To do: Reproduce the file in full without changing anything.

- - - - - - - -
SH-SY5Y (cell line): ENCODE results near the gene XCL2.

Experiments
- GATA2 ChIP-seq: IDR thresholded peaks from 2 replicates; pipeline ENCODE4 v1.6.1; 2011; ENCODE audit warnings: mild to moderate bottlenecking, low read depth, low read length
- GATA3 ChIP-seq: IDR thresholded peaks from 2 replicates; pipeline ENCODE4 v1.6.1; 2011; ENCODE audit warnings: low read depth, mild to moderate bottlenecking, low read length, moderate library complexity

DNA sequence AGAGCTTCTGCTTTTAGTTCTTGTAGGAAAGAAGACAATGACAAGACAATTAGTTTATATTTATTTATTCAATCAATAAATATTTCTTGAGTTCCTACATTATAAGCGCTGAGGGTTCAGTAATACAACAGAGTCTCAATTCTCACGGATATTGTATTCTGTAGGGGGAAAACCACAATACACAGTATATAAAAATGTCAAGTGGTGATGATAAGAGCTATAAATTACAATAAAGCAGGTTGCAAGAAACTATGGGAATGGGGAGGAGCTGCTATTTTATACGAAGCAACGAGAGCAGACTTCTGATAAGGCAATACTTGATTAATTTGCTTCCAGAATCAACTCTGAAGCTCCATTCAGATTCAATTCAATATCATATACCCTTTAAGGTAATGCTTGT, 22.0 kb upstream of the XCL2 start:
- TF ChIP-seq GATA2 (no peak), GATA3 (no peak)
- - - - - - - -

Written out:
SH-SY5Y (cell line): ENCODE results near the gene XCL2.

Experiments
- GATA2 ChIP-seq: IDR thresholded peaks from 2 replicates; pipeline ENCODE4 v1.6.1; 2011; ENCODE audit warnings: mild to moderate bottlenecking, low read depth, low read length
- GATA3 ChIP-seq: IDR thresholded peaks from 2 replicates; pipeline ENCODE4 v1.6.1; 2011; ENCODE audit warnings: low read depth, mild to moderate bottlenecking, low read length, moderate library complexity

DNA sequence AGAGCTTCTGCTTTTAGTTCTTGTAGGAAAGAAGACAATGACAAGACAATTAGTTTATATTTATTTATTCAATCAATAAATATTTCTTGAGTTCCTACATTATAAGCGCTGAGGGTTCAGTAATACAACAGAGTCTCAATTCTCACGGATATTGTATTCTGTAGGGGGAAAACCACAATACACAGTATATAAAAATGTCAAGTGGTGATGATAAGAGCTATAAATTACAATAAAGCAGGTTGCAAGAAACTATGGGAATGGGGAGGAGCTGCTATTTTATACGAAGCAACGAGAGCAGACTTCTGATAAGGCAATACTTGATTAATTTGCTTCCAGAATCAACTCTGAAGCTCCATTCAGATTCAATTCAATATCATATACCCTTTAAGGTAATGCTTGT, 22.0 kb upstream of the XCL2 start:
- TF ChIP-seq GATA2 (no peak), GATA3 (no peak)